The annoying marital conflict of nagging can be as volatile to the union as adultery, according to a recent study. Nagging is defined as the interaction between two people that occurs when one person makes a repeated statement or request that is ignored by the other person.
"Desperate Housewives" star Eva Longoria and San Antonio Spurs point guard Tony Parker announced on Friday that their divorce is final. The stars' three-year marriage was rocked by allegations of infidelity by Parker, which he denies. Longoria cited "irreconcilable differences" when she filed for divorce in November in Texas. The terms of the high-asset divorce were reportedly governed largely by a prenuptial agreement.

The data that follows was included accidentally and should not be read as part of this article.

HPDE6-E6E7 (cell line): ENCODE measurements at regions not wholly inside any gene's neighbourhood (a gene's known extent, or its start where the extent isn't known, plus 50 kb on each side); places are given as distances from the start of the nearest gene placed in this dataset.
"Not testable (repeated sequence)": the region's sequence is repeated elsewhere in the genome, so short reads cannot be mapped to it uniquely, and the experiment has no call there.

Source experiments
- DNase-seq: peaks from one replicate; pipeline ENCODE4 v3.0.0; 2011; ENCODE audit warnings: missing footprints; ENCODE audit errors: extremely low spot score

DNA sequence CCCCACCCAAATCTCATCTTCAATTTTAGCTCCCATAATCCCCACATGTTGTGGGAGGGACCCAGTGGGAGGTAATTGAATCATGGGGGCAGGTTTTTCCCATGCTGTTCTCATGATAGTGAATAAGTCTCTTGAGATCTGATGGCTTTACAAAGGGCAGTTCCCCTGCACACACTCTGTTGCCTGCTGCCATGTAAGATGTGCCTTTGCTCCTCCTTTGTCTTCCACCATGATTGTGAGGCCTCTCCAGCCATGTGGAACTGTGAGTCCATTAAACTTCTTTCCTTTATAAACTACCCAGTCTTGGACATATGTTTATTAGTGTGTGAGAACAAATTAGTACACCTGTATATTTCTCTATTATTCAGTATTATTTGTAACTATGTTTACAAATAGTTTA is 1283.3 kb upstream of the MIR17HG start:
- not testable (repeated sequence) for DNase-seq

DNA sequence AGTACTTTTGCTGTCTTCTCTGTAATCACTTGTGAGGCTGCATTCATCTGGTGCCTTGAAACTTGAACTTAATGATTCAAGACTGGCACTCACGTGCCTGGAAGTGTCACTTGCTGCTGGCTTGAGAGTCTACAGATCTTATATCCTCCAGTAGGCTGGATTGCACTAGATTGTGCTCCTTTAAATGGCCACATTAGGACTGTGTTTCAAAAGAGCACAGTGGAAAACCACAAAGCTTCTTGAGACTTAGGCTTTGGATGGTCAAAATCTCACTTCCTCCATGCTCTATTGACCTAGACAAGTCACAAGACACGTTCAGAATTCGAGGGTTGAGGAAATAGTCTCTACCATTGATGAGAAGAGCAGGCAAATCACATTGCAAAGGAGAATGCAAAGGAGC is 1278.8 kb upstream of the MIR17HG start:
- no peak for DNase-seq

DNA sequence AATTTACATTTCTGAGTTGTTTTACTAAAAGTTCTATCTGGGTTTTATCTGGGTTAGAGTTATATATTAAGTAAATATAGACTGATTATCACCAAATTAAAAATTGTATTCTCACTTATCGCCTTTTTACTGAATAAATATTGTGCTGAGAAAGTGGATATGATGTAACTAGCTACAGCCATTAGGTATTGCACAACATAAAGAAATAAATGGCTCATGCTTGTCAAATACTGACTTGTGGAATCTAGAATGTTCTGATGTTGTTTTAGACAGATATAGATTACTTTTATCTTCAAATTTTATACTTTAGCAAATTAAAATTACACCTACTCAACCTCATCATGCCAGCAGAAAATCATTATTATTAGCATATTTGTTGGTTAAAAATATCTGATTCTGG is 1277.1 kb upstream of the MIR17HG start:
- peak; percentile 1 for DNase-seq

According to a survey by the American Academy of Matrimonial Lawyers, 80 percent of divorce lawyers report a dramatic increase in the number of cases that use evidence drawn from social media sites like Facebook. A number of high-asset divorce cases, such as that of Eva Longoria and Tony Parker, have included evidence from Facebook.
Luckily, most divorcing couples don't face a fraction of the mayhem involved in a recent case reported by the Associated Press. While the dispute between John and Lynn France -- involving allegations of adultery, bigamy and parental kidnapping -- is in no way common, it does serve to illustrate some growing issues in divorce.